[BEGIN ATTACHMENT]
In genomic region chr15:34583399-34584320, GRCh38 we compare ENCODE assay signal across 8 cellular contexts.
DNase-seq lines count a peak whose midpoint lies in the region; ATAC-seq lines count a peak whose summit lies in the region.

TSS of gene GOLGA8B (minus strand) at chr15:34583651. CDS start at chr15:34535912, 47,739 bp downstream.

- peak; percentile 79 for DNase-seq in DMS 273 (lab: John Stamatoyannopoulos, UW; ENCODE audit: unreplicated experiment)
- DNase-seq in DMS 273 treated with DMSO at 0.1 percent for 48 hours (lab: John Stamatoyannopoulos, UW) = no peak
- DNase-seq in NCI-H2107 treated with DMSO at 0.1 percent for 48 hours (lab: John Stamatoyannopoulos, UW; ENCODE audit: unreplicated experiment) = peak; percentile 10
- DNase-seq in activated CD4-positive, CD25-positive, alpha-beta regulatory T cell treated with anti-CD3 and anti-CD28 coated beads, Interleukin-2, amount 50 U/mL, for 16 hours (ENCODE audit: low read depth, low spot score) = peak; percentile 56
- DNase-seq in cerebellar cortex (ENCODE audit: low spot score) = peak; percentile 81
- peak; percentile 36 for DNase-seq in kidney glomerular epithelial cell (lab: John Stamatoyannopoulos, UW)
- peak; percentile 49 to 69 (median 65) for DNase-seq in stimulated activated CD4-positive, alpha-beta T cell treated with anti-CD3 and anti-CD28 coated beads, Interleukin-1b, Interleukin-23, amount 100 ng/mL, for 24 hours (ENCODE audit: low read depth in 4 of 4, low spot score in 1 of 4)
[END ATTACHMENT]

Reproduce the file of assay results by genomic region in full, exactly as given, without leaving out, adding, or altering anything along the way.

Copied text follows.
In genomic region chr15:34583399-34584320, GRCh38 we compare ENCODE assay signal across 8 cellular contexts.
DNase-seq lines count a peak whose midpoint lies in the region; ATAC-seq lines count a peak whose summit lies in the region.

TSS of gene GOLGA8B (minus strand) at chr15:34583651. CDS start at chr15:34535912, 47,739 bp downstream.

- peak; percentile 79 for DNase-seq in DMS 273 (lab: John Stamatoyannopoulos, UW; ENCODE audit: unreplicated experiment)
- DNase-seq in DMS 273 treated with DMSO at 0.1 percent for 48 hours (lab: John Stamatoyannopoulos, UW) = no peak
- DNase-seq in NCI-H2107 treated with DMSO at 0.1 percent for 48 hours (lab: John Stamatoyannopoulos, UW; ENCODE audit: unreplicated experiment) = peak; percentile 10
- DNase-seq in activated CD4-positive, CD25-positive, alpha-beta regulatory T cell treated with anti-CD3 and anti-CD28 coated beads, Interleukin-2, amount 50 U/mL, for 16 hours (ENCODE audit: low read depth, low spot score) = peak; percentile 56
- DNase-seq in cerebellar cortex (ENCODE audit: low spot score) = peak; percentile 81
- peak; percentile 36 for DNase-seq in kidney glomerular epithelial cell (lab: John Stamatoyannopoulos, UW)
- peak; percentile 49 to 69 (median 65) for DNase-seq in stimulated activated CD4-positive, alpha-beta T cell treated with anti-CD3 and anti-CD28 coated beads, Interleukin-1b, Interleukin-23, amount 100 ng/mL, for 24 hours (ENCODE audit: low read depth in 4 of 4, low spot score in 1 of 4)